|For Immediate Release|
|Friday, September 24, 2010|
|Contact:||Heidi Guarino 781-338-3106 or JC Considine 781-338-3112|
Massachusetts awarded $27 million through federal Teacher Incentive Fund
Funds will be used to accelerate efforts to improve teaching force
MALDEN - Massachusetts will receive $27 million over the next five years through the federal Teacher Incentive Fund (TIF) to attract and retain great teachers and leaders in 22 high-need schools in Boston and Springfield. Lessons learned from these schools will inform ongoing efforts to support low performing schools statewide.
The U.S. Department of Education awarded TIF grants to 62 projects nationwide, including 9 state-sponsored applications.
"Working in an underperforming school is an opportunity for a great teacher to really shine and make a difference in the lives of children," said Education Commissioner Mitchell Chester. "The Teacher Incentive Fund award will allow us to move forward on efforts to recruit and retain more of those outstanding teachers into our neediest communities, and will have a tremendous impact in our schools."
The Massachusetts "Amazing Educators" initiative was designed to enhance the states efforts to attract, support, evaluate, compensate and retain high quality educators in 22 low performing turnaround schools in Boston and Springfield. Lessons learned from the work in these schools will be scaled to support efforts to design a performance-based compensation system in other schools within the districts and eventually, statewide.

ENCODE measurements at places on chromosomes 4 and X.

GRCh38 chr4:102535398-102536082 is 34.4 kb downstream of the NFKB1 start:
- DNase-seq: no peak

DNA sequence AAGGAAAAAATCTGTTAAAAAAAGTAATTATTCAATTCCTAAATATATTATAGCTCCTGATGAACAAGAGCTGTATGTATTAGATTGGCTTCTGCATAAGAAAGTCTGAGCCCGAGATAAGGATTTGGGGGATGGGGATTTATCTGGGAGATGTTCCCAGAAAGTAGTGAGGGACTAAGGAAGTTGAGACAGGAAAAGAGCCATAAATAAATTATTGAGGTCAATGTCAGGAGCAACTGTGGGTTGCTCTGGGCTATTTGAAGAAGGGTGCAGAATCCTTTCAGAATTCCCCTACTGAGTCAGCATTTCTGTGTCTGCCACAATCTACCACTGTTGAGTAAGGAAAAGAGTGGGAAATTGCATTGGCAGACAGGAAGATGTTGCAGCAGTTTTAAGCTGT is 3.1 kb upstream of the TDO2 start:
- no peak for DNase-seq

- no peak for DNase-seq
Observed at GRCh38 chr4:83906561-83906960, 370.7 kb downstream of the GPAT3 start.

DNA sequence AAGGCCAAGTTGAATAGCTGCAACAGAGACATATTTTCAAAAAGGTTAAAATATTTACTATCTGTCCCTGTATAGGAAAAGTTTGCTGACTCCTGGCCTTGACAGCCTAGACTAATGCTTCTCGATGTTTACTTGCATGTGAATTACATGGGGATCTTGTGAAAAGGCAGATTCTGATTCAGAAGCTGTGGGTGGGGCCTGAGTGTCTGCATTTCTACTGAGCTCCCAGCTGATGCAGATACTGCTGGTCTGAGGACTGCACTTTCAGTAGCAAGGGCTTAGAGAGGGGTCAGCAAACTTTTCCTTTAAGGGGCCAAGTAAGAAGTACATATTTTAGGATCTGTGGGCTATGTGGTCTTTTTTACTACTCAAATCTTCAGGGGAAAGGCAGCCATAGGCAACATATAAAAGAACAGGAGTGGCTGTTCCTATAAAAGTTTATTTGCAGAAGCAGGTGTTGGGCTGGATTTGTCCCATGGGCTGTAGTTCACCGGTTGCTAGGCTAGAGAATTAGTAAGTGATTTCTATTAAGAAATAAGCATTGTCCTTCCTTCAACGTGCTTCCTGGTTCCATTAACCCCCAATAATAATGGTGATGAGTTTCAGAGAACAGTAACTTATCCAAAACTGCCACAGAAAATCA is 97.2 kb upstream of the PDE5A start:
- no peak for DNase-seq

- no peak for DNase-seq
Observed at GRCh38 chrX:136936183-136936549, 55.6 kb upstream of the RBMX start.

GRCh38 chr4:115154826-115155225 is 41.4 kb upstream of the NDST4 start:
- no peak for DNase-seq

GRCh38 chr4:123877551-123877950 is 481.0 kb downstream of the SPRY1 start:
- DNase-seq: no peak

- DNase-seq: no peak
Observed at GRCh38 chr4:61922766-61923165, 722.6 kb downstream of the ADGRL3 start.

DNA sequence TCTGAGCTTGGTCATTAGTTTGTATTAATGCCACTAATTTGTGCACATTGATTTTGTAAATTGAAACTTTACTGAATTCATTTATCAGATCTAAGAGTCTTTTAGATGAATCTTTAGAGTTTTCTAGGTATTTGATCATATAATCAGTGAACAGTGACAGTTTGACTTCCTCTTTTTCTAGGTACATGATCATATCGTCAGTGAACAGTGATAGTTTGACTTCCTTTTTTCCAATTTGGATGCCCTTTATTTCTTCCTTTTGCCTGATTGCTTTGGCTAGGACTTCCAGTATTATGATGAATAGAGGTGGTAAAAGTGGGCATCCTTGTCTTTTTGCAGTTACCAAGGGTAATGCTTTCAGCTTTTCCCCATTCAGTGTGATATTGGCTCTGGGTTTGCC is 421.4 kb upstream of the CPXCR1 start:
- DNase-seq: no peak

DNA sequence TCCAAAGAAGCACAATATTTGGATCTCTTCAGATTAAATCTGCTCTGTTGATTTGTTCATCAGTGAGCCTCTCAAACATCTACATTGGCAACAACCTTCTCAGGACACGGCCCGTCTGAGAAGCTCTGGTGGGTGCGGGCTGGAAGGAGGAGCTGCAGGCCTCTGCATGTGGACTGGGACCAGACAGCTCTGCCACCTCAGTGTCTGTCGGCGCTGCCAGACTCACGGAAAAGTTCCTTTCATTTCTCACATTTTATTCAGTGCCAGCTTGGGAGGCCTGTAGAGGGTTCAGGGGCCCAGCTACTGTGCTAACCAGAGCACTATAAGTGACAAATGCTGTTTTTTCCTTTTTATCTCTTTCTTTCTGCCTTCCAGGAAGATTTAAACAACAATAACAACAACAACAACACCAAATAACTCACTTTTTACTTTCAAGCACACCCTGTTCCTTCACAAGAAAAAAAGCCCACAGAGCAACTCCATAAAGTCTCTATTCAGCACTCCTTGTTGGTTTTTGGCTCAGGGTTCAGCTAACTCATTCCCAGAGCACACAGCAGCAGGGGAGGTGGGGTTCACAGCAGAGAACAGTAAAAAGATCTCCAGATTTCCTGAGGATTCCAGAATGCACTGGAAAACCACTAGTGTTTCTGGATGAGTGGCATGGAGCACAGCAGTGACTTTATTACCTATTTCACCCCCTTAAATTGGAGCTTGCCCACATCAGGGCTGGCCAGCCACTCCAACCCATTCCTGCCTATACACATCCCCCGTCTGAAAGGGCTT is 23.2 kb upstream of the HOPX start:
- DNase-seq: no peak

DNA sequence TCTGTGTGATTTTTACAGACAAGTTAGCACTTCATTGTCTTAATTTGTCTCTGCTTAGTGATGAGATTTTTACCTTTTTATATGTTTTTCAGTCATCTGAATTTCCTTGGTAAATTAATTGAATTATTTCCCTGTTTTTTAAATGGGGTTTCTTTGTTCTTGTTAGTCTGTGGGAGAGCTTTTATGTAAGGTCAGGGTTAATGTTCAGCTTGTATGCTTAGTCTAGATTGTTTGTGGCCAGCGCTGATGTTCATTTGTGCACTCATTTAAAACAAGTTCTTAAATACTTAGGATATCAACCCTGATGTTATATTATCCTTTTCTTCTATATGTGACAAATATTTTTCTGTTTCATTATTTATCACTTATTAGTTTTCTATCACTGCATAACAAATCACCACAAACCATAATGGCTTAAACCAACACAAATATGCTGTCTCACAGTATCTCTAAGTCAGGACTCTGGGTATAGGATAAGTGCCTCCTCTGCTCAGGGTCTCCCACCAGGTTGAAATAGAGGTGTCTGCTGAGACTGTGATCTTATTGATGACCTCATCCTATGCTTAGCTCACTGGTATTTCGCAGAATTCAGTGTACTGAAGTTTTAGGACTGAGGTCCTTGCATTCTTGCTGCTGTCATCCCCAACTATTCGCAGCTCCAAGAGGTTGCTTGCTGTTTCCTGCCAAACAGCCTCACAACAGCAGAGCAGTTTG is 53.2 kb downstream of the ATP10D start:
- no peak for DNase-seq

The award builds on a number of other high-leverage state strategies currently underway to strengthen educator effectiveness, and turn around the lowest performing schools in the Commonwealth's two largest urban districts. The work builds on legislation enacted in January 2010 that is aimed at turning around low-performing schools; a new state Framework for District Accountability and Assistance; a Task Force on the Evaluation of Teachers and Administrators that was charged in May 2010 with recommending changes to the state evaluation system by the end of January 2011; and additional initiatives funded by the federal Race to the Top grant.
In total Boston will receive more than $9.3 million and Springfield will receive more than $12.6 million for the implementation of TIF activities. The comprehensive strategy will include:
- Monetary and non-monetary incentives to recruit and select effective teachers and principals to work in turnaround schools
- Support for educators in the turnaround schools through high-quality and targeted professional development, real-time access to student assessment data and coaching on how to use it, and sufficient time for collaboration and planning.
- A new evaluation system which uses three rating categories based on student growth as a significant factor and includes annual evaluations, multiple observations during the year, and links to key personnel decisions such as tenure, promotion and dismissal
- The development of meaningful leadership roles and differentiated pay opportunities for teachers to develop teacher leaders